Your bag needs to be organized so that if you open it in front of them, they won’t see either how messy it is or any incriminating personal effects (like used tissues littered around or packs of cigarettes) inside. If it looks like a hurricane went through it, that indicates you’re not as detail oriented as you made yourself out to be during the interview. Because I can’t guarantee how clean my bag will be from commuting, I bring a black shirt and use it to cover the contents of my bag. Now it looks empty and cavernouse to the untrained eye.

Your outfit and accessories need to reflect the branding you’re going for. Because I look so young, I try to prime the interviewers into thinking of me as a schoolgirl with how I dress to interviews. Usually, this means clean-cut long sleeves, pencil skirts, and the “no makeup” makeup look. My only accessories are my wristwatch and the 2 rings I wear on my hands everyday. (The rings also help in that I turn them slowly around my finger, if my hands are hidden, as a measure of how fast I’m speaking.)

Also, super protip that almost no one ever says, use a clean, plain phone case. Especially if your current phone case has an obscene word or looks like it’s gone through a war. How you take care of your phone is an indicator on how conscientious you are about personal matters.

The route and backup route are because of Manila’s never ending traffic problems. If you’re commuting, this is the one I can’t stress hard enough. As someone who always takes the train to Makati, it is important to know how to walk calmly to the office, without looking like you just got off the extremely cramped and sweat-inducing MRT. Sakay.ph and Google Maps can help you plot out your route as well the nearest Starbucks for you to chill in while waiting for your interview.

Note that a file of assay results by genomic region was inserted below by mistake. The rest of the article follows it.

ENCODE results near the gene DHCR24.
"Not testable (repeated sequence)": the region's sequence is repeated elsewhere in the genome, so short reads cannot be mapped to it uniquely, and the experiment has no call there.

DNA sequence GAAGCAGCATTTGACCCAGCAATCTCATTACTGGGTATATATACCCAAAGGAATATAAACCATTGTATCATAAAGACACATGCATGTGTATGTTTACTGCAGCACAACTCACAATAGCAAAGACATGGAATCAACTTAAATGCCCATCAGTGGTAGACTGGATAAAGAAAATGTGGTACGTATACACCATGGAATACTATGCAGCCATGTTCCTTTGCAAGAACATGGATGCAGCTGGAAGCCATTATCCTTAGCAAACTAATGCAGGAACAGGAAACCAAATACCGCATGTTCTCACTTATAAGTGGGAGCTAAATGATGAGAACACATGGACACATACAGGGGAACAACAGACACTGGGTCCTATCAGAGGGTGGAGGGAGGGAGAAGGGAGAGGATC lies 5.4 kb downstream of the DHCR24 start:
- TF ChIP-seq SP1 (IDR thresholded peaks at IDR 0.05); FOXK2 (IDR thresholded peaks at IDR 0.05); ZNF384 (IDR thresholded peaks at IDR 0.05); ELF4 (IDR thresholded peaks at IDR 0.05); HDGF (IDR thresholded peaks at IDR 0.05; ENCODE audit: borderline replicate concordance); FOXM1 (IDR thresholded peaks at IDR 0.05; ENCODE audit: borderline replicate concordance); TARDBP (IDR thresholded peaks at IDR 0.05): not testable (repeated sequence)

You don’t want to be either too early or a little late to your interviewer’s office, and I’ll explain why you don’t want to be too early down below.



Decide how you want to be remembered.

Everyone always says “Be yourself” but I find that to be absolute bull. My everyday self loves to lie around, watch TV shows, and eat a ton of snacks. No recruiter will ever hire me on that basis. So, I offer you a version 2.0 of the old adage.

“Be the best version of yourself.”

And in line with that, you need to decide what’s the lasting impression you want to leave on your recruiter. They’re going to meet dozens, if not hundreds, of applicants for this position. You need to stand out. Do you want to highlight that you’re a varsity athlete, which means you have a discipline and drive most people our age lack? Or maybe do you want to talk about your love for volunteering your time to causes and subsequently, how you became an excellent events-for-more-than-500-people organizer?